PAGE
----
Climate Local Now: Start From Your Place

Ours is the Peconic Bioregion

by Mary Morgan

What Can I Do? 

That is what both climate recovery optimists Damon Gamau and Paul Hawken told us was the question they get asked the most when they spoke at Drawdown East End’s Drawdown Conference in late January.  

Damon Gameau (filmmaker, website whatsyour2040.com) smiled, offering us his answer: Start From Your Place.  

Know your bioregion, he went on. His is Australia, with 40,000 farms. In the last few years, since the launch of his block-buster award-winning film 2040, where he went around the world showing us Drawdown solutions-in-action, Australians have embraced regenerative farming techniques and there are now 10,000 regenerative farms. That deserves applause, and we did.

Do What Lights You Up

“Do what you love,” Damon continued, ”what lights you up.” The conversation between the two of them took place Opening Night of the Drawdown Festival 2022, where Damon was a festival partner along with Carbon CREW Project, Southampton Arts Center, and of course, Drawdown East End, a grassroots group formed four years ago to inspire our local communities to actively engage in climate solutions to reach drawdown, the point at which the carbon levels in the atmosphere begin to decline. 

I took that to mean “Pick a climate solution you love and run with it.” For me it’s local food, and when I realized reducing food waste was Drawdown’s number one solution to climate change for U.S. households, I asked Santa for a composter and now no food waste goes to the landfill. Zero. I use everything I buy, save money and feel great.

Paul Hawken was chatting with Damon and made this point: It’s most important to find out where you live. 

“By that I mean the native trees, the pollinators.  Know what is being destroyed (by pollution) to see what can be regenerated,” he said. 

Paul has just published his ninth book, the best-seller: “Regeneration: Ending the Climate Crisis in One Generation.” 

“My earlier book, Drawdown, is what. What to do,” he told us. “This book is the how. How to do it.” 

As he talked, I was thinking that how-to-do-it is also vividly illustrated in Damon’s own book, 2040, based on his film. Both are fabulous guides on how to reverse global warming — take steps in your own life, with your family, your community and yes, in your bioregion.

Our Place – the Peconic Bioregion

Some say we are bound by a shared heritage, some by our means of livelihood, some by our combined cultures, but at the core of all of this is our sense of Place — the Peconic Bioregion.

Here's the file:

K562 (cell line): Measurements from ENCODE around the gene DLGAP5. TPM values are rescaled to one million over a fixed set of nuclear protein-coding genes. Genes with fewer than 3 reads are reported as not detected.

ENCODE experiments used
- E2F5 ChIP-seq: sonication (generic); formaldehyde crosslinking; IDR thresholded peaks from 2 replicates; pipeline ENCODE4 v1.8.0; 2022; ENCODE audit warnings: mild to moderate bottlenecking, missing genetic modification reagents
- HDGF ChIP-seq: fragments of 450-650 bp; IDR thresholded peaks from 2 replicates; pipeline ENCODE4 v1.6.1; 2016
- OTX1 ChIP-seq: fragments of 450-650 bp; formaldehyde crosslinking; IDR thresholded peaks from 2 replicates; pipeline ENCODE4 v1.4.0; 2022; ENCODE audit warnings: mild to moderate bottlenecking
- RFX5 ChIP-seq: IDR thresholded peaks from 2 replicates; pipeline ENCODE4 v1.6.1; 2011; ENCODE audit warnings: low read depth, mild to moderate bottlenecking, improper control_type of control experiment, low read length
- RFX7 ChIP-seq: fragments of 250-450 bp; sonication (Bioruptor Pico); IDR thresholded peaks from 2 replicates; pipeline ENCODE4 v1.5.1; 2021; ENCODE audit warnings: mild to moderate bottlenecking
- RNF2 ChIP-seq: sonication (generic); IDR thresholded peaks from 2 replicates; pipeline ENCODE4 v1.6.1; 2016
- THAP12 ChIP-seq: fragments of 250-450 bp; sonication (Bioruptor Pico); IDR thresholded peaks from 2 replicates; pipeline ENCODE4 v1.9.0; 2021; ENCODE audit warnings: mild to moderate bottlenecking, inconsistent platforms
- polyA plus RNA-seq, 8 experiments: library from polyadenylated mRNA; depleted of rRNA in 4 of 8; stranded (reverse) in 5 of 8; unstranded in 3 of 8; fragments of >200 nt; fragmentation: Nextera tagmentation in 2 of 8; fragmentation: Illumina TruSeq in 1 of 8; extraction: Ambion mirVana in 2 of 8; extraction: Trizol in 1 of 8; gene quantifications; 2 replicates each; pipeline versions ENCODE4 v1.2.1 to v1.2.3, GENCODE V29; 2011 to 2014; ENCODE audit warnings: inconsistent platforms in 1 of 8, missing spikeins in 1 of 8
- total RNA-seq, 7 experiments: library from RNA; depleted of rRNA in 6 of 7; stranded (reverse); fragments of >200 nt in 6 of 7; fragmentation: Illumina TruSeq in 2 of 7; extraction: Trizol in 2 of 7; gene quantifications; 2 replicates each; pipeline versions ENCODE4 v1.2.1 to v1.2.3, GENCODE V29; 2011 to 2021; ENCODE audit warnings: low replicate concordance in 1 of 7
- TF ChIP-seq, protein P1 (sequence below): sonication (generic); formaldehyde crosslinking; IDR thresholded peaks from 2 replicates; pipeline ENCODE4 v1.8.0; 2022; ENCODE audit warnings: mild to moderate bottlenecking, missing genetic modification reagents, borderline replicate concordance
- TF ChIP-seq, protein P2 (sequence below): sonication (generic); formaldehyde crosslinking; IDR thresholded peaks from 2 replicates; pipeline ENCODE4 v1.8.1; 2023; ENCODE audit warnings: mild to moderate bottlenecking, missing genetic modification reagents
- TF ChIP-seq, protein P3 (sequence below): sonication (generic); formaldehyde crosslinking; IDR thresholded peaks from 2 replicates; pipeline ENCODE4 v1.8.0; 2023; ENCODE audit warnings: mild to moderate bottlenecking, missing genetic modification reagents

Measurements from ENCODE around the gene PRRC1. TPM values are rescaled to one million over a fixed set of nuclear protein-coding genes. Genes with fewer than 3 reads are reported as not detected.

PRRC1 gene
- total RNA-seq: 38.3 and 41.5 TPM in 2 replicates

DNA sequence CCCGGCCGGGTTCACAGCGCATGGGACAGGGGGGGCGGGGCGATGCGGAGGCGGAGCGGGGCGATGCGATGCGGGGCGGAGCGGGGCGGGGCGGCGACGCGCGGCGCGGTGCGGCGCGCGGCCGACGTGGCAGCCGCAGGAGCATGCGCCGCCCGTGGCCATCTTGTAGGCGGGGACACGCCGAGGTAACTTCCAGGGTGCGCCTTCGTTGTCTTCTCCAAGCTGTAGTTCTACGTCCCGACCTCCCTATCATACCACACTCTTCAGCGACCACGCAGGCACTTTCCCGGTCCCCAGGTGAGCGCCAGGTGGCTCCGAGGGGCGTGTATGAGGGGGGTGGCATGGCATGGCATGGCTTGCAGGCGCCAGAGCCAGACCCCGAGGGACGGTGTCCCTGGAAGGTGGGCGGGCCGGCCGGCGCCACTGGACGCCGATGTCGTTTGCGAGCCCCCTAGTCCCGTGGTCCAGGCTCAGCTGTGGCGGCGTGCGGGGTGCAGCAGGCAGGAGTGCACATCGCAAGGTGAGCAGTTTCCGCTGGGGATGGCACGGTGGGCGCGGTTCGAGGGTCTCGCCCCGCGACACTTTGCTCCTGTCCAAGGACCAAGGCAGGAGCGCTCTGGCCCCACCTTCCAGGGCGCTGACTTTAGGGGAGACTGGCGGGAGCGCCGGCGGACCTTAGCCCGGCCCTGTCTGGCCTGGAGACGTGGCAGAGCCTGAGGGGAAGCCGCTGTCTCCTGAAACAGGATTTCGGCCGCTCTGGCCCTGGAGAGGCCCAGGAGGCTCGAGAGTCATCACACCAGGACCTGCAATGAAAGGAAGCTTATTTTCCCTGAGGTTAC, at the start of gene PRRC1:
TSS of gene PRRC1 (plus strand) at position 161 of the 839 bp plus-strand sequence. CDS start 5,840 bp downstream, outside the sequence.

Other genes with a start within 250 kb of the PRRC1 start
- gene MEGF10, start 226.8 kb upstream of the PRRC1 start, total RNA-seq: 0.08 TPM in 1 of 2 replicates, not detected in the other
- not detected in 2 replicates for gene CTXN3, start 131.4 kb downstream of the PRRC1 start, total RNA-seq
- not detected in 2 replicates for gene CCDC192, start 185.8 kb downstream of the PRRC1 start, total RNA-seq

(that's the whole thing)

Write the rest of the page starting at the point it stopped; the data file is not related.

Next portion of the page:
The combined systems of air, land and water make our region unique and valuable in so many respects. But just as eating strawberries as soon as they are picked — fresh, juicy, sweet and nutritious, functioning at their fullest potential — the most value from our bioregion is derived when it is functioning as it has for some 15,000 years of our human history on Long Island.

The Peconic Estuary is the heart of the East End: our lifeblood is not just in the water itself but the way it flows—unhindered, unpolluted…respected. As good stewards, we take good care of the plants on our property, which in turn provide food, nesting, cover and water for the animals who depend on them. 

By stepping up our awareness, we in turn provide those animals with even more nutritious and beneficial food when we plant native species of grasses, flowers, bushes and trees. True regeneration does not have to be difficult. As Project Drawdown has shown, we have all the methods we need already.

Awareness, Values, Opportunity

Just because all our trash and garbage ‘goes away’ twice a week in the big truck does not mean that we are not filling our bioregion with our wastes, and, as a result of having no awareness of the conditions that we create, we cannot be mindful of our consumption in a way that is meaningful. 

The disappearance of the values of millions of people who lived through the Depression Era and World War II is easy to trace: The discovery of cheap fossil carbons (fuels), mechanized mass production and cheap consumer goods. But do we really value things that don’t last, which cost more for having to be replaced twice and break after one use and can’t even be fixed if we tried?

Let’s not fall prey to the Blame Game, to the ‘they did it’ or the ‘not my fault, not my problem’ mindset. We have a great opportunity to make even small changes that will benefit every aspect of our lives, and the lives of others, right now. It’s up to us.

You can watch the Drawdown Festival at SAC online here.

Former Locavore now a Climatarian, sailor, beachcomber Mary Morgan lives in Orient with her husband Tom, naturalist and mushroom forager, early founders of the East End chapter of Slow Food in 2004. Two years ago Mary co-founded a grassroots effort, Drawdown East End, to inspire local solutions to draw down and sequester carbon. 

Climate Local Now is a partnership between the East End Beacon and Drawdown East End, whose mission is to inspire local solutions to reverse global warming. |  DrawdownEastEnd.org

East End Beacon

The East End Beacon is your guide to social and environmental issues, arts & culture on the East End of Long Island.

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